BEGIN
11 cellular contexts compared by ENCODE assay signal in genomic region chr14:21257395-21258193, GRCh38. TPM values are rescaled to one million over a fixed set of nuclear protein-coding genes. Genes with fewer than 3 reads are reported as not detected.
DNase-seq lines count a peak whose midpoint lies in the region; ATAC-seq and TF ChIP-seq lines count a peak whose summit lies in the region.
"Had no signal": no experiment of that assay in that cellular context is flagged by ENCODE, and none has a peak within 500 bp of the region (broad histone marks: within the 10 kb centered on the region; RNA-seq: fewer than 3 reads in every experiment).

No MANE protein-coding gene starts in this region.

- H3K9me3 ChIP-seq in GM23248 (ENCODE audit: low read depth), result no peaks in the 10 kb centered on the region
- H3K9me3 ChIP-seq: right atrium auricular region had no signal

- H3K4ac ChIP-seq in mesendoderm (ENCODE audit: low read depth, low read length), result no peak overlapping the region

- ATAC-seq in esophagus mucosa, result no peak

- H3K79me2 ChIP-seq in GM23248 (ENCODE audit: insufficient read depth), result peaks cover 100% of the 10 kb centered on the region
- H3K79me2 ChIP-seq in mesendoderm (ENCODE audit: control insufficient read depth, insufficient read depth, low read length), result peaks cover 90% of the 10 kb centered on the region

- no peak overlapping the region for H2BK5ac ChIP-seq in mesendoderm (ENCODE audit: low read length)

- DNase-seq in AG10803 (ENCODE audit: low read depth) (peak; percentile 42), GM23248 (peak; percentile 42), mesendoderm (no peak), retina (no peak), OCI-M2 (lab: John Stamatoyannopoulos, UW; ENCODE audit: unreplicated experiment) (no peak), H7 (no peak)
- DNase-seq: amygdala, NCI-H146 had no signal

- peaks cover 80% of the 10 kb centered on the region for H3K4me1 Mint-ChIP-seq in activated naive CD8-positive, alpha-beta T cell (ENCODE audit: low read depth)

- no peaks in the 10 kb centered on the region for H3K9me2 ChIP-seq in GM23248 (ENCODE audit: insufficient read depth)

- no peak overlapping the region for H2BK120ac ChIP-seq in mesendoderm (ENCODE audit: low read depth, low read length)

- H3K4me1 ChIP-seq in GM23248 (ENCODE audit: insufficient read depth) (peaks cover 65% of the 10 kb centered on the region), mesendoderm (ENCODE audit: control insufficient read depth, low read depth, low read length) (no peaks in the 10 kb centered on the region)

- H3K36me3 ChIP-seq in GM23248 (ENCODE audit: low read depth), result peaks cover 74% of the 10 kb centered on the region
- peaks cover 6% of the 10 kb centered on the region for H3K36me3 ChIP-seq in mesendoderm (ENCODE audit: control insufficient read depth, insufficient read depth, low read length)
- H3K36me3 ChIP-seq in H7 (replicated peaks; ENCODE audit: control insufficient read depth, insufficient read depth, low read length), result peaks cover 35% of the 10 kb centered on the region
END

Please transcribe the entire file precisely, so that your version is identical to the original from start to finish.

11 cellular contexts compared by ENCODE assay signal in genomic region chr14:21257395-21258193, GRCh38. TPM values are rescaled to one million over a fixed set of nuclear protein-coding genes. Genes with fewer than 3 reads are reported as not detected.
DNase-seq lines count a peak whose midpoint lies in the region; ATAC-seq and TF ChIP-seq lines count a peak whose summit lies in the region.
"Had no signal": no experiment of that assay in that cellular context is flagged by ENCODE, and none has a peak within 500 bp of the region (broad histone marks: within the 10 kb centered on the region; RNA-seq: fewer than 3 reads in every experiment).

No MANE protein-coding gene starts in this region.

- H3K9me3 ChIP-seq in GM23248 (ENCODE audit: low read depth), result no peaks in the 10 kb centered on the region
- H3K9me3 ChIP-seq: right atrium auricular region had no signal

- H3K4ac ChIP-seq in mesendoderm (ENCODE audit: low read depth, low read length), result no peak overlapping the region

- ATAC-seq in esophagus mucosa, result no peak

- H3K79me2 ChIP-seq in GM23248 (ENCODE audit: insufficient read depth), result peaks cover 100% of the 10 kb centered on the region
- H3K79me2 ChIP-seq in mesendoderm (ENCODE audit: control insufficient read depth, insufficient read depth, low read length), result peaks cover 90% of the 10 kb centered on the region

- no peak overlapping the region for H2BK5ac ChIP-seq in mesendoderm (ENCODE audit: low read length)

- DNase-seq in AG10803 (ENCODE audit: low read depth) (peak; percentile 42), GM23248 (peak; percentile 42), mesendoderm (no peak), retina (no peak), OCI-M2 (lab: John Stamatoyannopoulos, UW; ENCODE audit: unreplicated experiment) (no peak), H7 (no peak)
- DNase-seq: amygdala, NCI-H146 had no signal

- peaks cover 80% of the 10 kb centered on the region for H3K4me1 Mint-ChIP-seq in activated naive CD8-positive, alpha-beta T cell (ENCODE audit: low read depth)

- no peaks in the 10 kb centered on the region for H3K9me2 ChIP-seq in GM23248 (ENCODE audit: insufficient read depth)

- no peak overlapping the region for H2BK120ac ChIP-seq in mesendoderm (ENCODE audit: low read depth, low read length)

- H3K4me1 ChIP-seq in GM23248 (ENCODE audit: insufficient read depth) (peaks cover 65% of the 10 kb centered on the region), mesendoderm (ENCODE audit: control insufficient read depth, low read depth, low read length) (no peaks in the 10 kb centered on the region)

- H3K36me3 ChIP-seq in GM23248 (ENCODE audit: low read depth), result peaks cover 74% of the 10 kb centered on the region
- peaks cover 6% of the 10 kb centered on the region for H3K36me3 ChIP-seq in mesendoderm (ENCODE audit: control insufficient read depth, insufficient read depth, low read length)
- H3K36me3 ChIP-seq in H7 (replicated peaks; ENCODE audit: control insufficient read depth, insufficient read depth, low read length), result peaks cover 35% of the 10 kb centered on the region